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The Limbo of a College Graduate

Over the past 23 years I have been lucky enough to have great health coverage and benefits from being a dependent on my parents’ plan. When I was 12 years old I was “lucky” enough to experience what it was really like to be a woman, and it was painful. My father spent many months taking me to the E.R. with both of us assuming that I was some sort of freak-girl, until finally an OB/GYN prescribed a birth control that eliminated the pain.

Because of the health insurance my father receives, I only have to pay $5 a month for my pills, which has been quite the blessing. Not only that but my bi-annual trips to the OB/GYN were affordable for my family. I found myself luckier than some girls I knew who were always struggling when it came to receiving safe, reproductive health care.

This past December I received my Bachelor’s degree and alongside the excitement of being a college graduate, panic struck. Come June, I will have to begin paying back my student loans. Jobs haven’t exactly been thrown at me either, which is why I am thankful for the Affordable Care Act (ACA).

The law states that someone like me can be covered under his/her parents’ health insurance until s/he is 26 years old. This gives me three extra years to find a great job that offers health insurance, without having to worry about losing my insurance if I move out of state for work or school. In the meantime, I only have to worry about getting my loans paid off, and not about how to afford or obtain health care. This means I can stay on a pill that works for me, and (hopefully) send in larger payments than if I had to pay for my pills out-of-pocket or obtain health insurance on the individual market.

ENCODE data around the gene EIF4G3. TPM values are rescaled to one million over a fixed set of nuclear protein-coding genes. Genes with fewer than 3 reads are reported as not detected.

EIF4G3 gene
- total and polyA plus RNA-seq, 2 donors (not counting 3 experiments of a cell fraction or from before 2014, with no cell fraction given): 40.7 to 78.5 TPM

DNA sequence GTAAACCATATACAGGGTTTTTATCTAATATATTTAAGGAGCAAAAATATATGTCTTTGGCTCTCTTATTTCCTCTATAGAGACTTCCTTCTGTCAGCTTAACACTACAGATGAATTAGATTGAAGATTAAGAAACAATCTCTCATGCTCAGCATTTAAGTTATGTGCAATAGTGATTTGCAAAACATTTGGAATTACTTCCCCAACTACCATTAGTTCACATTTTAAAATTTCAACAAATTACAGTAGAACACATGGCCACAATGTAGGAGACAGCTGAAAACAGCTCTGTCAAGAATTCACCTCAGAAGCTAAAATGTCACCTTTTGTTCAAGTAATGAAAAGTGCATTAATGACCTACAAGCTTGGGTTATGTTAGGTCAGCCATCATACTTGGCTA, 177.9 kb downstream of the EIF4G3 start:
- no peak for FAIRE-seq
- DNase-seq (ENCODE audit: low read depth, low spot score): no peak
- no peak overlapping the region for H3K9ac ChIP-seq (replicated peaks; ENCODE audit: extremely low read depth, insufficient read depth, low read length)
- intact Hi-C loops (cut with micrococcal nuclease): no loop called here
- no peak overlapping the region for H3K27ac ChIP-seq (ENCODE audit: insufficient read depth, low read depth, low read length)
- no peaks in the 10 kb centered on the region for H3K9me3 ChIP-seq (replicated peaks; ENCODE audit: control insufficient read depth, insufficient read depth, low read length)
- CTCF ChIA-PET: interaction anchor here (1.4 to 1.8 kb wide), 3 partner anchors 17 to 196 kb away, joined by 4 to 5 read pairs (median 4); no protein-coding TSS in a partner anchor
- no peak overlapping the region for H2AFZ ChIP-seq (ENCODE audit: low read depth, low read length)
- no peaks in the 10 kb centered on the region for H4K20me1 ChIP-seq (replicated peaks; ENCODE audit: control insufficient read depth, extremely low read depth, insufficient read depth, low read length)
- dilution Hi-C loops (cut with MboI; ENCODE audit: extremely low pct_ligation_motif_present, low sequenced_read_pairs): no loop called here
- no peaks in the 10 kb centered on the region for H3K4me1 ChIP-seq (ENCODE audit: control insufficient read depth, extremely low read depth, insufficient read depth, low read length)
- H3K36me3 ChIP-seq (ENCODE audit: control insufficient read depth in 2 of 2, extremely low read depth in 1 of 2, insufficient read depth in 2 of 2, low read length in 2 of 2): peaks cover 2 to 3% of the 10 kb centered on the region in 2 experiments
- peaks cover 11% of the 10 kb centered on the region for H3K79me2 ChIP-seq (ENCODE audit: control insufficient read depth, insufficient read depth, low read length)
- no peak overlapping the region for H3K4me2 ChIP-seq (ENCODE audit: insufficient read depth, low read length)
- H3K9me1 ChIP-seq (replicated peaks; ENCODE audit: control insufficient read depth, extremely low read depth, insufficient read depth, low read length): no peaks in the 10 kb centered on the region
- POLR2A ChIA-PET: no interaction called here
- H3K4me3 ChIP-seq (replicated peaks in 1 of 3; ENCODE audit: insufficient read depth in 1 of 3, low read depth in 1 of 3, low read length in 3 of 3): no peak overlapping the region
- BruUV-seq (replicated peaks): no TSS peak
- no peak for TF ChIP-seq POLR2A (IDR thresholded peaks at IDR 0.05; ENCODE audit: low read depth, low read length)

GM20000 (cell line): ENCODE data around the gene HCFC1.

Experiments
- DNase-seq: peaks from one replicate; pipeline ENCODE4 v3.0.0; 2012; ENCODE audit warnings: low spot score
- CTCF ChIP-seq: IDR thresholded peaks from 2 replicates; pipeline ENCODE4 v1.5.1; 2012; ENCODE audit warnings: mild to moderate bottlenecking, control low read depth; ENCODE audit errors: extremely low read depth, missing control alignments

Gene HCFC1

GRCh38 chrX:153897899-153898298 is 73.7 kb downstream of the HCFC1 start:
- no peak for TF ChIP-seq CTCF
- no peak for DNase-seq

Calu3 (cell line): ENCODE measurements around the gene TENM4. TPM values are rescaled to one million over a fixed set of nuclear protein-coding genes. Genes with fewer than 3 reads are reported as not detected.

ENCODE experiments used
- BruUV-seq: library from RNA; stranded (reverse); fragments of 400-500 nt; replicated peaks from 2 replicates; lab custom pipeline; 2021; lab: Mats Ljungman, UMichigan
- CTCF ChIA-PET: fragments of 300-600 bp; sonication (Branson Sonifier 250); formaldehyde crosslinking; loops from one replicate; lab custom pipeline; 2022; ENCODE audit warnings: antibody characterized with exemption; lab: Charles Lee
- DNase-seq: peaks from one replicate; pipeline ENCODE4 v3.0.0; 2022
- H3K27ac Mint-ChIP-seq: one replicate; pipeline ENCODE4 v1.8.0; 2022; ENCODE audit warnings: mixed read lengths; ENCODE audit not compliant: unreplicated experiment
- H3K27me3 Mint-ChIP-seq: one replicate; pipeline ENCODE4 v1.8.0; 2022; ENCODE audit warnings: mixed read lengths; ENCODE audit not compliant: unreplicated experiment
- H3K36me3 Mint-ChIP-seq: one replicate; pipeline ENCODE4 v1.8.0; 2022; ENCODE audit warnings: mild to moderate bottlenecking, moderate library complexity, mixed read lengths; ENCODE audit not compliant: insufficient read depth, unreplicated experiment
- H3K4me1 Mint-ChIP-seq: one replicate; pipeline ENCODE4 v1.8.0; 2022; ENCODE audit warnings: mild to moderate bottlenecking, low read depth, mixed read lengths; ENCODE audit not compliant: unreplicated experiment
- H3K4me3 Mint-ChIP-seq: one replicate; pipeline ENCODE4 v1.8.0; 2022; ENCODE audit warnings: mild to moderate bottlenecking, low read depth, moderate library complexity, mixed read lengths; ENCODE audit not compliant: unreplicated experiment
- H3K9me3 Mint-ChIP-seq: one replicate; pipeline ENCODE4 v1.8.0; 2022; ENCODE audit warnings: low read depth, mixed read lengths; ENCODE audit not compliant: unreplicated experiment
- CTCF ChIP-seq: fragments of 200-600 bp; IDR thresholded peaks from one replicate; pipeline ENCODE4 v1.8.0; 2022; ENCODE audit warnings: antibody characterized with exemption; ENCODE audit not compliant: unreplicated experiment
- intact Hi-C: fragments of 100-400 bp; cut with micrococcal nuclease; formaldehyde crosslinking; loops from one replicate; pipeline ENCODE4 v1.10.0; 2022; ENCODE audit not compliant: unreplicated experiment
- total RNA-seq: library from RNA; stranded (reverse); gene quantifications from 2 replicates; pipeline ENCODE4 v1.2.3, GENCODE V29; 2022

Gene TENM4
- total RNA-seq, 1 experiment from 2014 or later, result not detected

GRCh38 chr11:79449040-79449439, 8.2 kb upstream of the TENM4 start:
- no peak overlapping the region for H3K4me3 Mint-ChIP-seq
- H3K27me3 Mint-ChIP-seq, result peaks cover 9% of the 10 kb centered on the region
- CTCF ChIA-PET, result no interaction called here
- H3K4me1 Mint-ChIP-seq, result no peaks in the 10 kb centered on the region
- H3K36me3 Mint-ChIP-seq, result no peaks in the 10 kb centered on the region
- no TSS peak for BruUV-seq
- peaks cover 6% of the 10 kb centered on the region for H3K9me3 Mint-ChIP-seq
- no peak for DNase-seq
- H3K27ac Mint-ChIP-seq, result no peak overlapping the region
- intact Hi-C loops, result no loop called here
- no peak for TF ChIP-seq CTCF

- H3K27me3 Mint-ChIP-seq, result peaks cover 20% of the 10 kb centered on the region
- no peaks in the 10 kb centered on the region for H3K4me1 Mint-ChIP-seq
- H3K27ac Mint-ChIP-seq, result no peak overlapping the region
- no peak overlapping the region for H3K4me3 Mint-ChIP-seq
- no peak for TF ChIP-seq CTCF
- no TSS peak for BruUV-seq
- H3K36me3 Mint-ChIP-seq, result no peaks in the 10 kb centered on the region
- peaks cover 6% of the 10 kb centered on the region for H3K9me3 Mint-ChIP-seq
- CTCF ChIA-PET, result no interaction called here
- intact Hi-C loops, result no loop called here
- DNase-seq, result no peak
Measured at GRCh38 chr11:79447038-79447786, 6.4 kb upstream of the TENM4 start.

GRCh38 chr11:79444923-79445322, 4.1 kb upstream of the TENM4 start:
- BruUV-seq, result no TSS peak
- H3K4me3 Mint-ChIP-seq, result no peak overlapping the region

I’ll also benefit from the law in some other ways as well - my annual wellness visit (and other females across the country) to the OB/GYN will no longer have a co-pay, same with my birth control, which means more money in my bank account to get those loans taken care of earlier than expected. I’m also guaranteed direct access to my doctor because insurance companies are no longer allowed to require a referral to an OB/GYN.

While I hope to have a job with benefits by the time I turn 26, it is a weight lifted off of my shoulders, as well as other graduates knowing we have time.

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